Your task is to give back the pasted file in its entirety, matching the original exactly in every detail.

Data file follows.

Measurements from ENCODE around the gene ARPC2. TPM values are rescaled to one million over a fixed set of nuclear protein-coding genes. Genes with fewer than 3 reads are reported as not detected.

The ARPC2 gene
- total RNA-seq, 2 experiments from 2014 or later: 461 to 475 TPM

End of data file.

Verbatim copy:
Measurements from ENCODE around the gene ARPC2. TPM values are rescaled to one million over a fixed set of nuclear protein-coding genes. Genes with fewer than 3 reads are reported as not detected.

The ARPC2 gene
- total RNA-seq, 2 experiments from 2014 or later: 461 to 475 TPM